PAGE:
Cool Verse and Hot Doggerel

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Limericks are probably the best known form of nonsense verse, although they tend nowadays to be used for straightforward humour, rather than having a nonsensical effect. Seuss , and Spike Milligan. The Martian Poets and Ivor Cutler are considered by some to be in the nonsense tradition. In some cases, the humor of nonsense verse is based on the incompatibility of phrases which make grammatical sense but semantic nonsense at least in certain interpretations, as in the traditional:.

Other nonsense verse makes use of nonsense words —words without a clear meaning or any meaning at all. Lewis Carroll and Edward Lear both made good use of this type of nonsense in some of their verse. These poems are well formed in terms of grammar and syntax, and each nonsense word is of a clear part of speech. The first verse of Lewis Carroll's Jabberwocky illustrates this nonsense technique, despite Humpty Dumpty 's later clear explanation of some of the unclear words within it:.

Other nonsense verse uses muddled or ambiguous grammar as well as invented words, as in John Lennon 's "The Faulty Bagnose":. The Mungle pilgriffs far awoy Religeorge too thee worled. Sam fells on the waysock-side And somforbe on a gurled, With all her faulty bagnose! Here, awoy fills the place of "away" in the expression "far away", but also suggests the exclamation "ahoy", suitable to a voyage.


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Likewise, worled and gurled suggest "world" and "girl" but have the -ed form of a past-tense verb. In the sense that it is a slurred verb, it could be the word "stumbled", as in Sam fell onto the drunk side and stumbled on a girl. However, not all nonsense verse relies on word play. Some simply illustrate nonsensical situations. For instance, Edward Lear's poem, The Jumblies has a comprehensible chorus:. Far and few, far and few, Are the lands where the Jumblies live; Their heads are green, and their hands are blue And they went to sea in a sieve.

However, the significance of the color of their heads and hands is not apparent and the verse appears to be nonsense. Some nonsense verse simply presents contradictory or impossible scenarios in a matter-of-fact tone, like this example from Brian P. One tall midget reached up high, Touched the ground above the sky, Tied his loafers, licked his tongue, And told about the bee he stung. He painted, then, an oval square The color of the bald man's hair, And in the painting you could hear What's undetected by the ear.

The common cormorant or shag Lays eggs inside a paper bag The reason you will see no doubt It is to keep the lightning out But what these unobservant birds Have failed to notice is that herds Of wandering bears may come with buns And steal the bags to hold the crumbs. More contemporary examples of nonsense verse are Vogon poetry , found in Douglas Adams 's The Hitchhiker's Guide to the Galaxy or the song ' Prisencolinensinainciusol ' by Italian multi-talent Adriano Celentano. There is a long tradition of nonsense verse in English.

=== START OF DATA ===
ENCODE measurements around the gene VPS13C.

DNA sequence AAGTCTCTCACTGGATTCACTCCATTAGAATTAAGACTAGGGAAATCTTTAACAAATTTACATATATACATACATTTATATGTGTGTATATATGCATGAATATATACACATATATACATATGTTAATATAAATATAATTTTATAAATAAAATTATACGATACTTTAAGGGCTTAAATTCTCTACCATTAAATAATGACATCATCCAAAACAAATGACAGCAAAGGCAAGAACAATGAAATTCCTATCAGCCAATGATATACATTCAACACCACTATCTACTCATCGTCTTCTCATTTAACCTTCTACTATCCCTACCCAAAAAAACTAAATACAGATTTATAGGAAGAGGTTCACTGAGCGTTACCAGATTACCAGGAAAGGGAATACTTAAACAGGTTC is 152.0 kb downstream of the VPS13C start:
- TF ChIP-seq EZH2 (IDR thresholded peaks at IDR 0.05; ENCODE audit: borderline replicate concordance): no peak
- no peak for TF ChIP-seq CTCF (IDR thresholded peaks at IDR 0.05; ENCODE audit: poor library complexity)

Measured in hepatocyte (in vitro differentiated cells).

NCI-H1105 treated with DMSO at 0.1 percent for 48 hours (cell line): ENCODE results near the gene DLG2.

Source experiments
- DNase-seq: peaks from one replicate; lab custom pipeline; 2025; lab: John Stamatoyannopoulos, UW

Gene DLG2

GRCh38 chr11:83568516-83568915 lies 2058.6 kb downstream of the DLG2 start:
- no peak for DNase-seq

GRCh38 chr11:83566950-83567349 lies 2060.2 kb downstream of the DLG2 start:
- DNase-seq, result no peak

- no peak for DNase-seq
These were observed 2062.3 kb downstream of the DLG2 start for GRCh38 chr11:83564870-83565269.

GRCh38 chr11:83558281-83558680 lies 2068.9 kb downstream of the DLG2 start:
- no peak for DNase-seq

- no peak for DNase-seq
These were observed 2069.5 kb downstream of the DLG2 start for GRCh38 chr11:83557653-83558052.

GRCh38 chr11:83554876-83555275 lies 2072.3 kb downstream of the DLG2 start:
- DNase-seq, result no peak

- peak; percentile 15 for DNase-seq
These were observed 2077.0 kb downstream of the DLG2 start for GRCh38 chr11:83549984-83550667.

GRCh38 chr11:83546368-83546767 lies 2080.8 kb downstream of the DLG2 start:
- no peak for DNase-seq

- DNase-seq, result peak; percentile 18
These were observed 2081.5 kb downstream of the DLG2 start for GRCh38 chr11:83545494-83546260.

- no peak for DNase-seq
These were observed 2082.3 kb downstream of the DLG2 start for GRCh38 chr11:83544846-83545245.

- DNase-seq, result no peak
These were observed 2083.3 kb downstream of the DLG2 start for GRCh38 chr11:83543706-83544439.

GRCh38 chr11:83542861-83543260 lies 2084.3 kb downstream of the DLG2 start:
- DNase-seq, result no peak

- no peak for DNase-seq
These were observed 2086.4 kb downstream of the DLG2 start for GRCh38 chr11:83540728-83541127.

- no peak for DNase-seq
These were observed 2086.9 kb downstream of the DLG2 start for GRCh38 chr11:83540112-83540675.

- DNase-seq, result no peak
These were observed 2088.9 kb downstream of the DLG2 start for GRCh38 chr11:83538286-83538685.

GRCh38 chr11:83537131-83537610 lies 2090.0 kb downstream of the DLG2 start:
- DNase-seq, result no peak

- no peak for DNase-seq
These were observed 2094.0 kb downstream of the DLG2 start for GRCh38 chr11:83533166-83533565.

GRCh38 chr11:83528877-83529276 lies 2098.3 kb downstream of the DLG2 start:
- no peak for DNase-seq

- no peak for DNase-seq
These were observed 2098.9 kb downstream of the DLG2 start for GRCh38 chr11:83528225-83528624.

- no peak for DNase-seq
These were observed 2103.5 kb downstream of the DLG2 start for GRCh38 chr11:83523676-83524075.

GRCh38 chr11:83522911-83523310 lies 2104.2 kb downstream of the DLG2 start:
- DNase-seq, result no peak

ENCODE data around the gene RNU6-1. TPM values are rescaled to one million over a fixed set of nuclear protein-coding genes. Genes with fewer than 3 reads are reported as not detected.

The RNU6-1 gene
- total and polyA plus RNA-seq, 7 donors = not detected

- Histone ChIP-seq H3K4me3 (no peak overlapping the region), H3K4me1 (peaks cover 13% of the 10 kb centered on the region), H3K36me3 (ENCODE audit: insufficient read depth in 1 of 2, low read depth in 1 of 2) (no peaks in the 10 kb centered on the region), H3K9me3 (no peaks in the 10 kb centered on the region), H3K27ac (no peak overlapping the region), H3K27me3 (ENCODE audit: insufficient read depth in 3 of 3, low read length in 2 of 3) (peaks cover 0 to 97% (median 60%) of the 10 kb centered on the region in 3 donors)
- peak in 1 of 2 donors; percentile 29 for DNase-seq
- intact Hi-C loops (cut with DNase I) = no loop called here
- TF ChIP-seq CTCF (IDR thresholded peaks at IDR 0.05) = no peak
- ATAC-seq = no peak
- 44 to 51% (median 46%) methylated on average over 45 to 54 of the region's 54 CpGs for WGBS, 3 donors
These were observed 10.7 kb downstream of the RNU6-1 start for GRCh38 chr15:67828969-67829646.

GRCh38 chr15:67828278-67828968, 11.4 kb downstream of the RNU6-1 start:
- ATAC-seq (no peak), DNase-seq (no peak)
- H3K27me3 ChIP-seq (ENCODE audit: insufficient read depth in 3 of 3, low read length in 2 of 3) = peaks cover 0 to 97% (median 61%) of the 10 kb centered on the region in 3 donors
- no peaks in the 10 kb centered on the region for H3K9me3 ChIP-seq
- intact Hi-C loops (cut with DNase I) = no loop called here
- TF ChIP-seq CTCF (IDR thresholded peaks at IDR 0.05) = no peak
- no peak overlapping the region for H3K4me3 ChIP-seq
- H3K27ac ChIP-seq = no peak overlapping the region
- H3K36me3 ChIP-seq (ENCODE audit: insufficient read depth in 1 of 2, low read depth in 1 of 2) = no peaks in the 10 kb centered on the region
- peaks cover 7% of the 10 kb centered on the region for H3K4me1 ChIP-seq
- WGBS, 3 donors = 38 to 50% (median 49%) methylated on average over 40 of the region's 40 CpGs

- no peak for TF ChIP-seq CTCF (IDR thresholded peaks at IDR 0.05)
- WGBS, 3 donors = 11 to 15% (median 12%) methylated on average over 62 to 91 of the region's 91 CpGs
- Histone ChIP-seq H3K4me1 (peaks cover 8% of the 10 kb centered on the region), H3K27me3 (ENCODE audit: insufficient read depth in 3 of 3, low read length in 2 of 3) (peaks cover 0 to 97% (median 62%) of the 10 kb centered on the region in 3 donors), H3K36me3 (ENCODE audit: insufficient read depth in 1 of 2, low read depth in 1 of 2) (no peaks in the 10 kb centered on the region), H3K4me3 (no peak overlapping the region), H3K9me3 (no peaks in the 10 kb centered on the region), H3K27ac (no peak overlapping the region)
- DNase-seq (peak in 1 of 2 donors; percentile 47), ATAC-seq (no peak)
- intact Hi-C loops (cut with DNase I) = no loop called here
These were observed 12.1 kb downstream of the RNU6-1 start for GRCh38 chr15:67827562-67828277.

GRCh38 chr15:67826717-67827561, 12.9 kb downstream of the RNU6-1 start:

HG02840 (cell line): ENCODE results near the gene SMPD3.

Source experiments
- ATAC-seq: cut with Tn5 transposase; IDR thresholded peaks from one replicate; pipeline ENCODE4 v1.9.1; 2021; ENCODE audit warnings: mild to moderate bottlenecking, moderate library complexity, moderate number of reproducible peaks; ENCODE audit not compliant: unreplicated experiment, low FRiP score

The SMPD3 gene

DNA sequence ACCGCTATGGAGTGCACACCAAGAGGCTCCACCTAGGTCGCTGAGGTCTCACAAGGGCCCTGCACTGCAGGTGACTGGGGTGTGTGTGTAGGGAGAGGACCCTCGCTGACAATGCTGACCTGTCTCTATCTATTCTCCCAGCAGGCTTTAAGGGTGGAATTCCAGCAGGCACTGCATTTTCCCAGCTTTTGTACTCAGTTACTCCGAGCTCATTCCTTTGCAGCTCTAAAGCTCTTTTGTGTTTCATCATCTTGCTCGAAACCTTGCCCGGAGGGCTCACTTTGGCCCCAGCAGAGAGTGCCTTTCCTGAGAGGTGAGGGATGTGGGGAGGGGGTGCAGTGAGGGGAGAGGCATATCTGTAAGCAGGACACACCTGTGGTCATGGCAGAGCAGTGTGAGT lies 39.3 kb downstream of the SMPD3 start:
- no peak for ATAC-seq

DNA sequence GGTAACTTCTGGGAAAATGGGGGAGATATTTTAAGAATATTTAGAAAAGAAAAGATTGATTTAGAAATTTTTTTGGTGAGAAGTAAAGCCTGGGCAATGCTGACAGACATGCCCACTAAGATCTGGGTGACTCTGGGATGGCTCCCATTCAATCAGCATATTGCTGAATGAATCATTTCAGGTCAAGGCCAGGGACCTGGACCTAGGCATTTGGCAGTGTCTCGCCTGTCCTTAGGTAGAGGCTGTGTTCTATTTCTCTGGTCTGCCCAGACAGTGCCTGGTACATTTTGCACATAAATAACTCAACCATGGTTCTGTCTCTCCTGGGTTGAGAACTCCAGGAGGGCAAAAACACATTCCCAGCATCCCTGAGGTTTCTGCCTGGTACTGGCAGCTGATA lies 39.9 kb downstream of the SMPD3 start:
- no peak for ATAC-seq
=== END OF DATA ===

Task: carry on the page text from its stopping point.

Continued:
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The Anglo-Saxon riddles are an early form. For instance:. Though focusing on the indignities of old age, his poems are really the vigorous offshoots of a strong constitution, a contented temperament, and an unsinkable joie de vivre. Very little light verse deals with matters as grave as those explored by Fenton and Hudgins or as embarrassingly physical as those evoked by Milder.

At the other extreme, much of it gravitates towards nonsense, which was how the Victorian Edward Lear described his own poetry and drawings. Light verse is often not about anything, instead evincing an exhilaration with language itself, whether as a challenging game or a playful exploration of the resources of man as a language animal.

This links it more closely with verses for children rather than with the free verse that holds sway in contemporary poetry. Light verse is musical and mnemonic in an old-fashioned way.


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Such compressed forms include the epigram, the mock-biographical clerihew, the venerable limerick, and the more recent double dactyl. Schooled in the classics, eighteenth-century English writers wrote brilliant epigrams. The whole style of Augustan writers like Pope is epigrammatic, but an epigram per se is typically an individual rhymed couplet, such as the brutal lines Pope had engraved on the collar of a dog he gave to the Prince of Wales:.

Here Belloc somehow combines religion, ambition, and witty wordplay into an epitaph for himself. As brevity is the heart of the epigram, stringently prescriptive forms like the limerick and the double dactyl showcase the light verse writer as miniaturist. Far from being nonsensical, these poems are monuments to English eccentricity.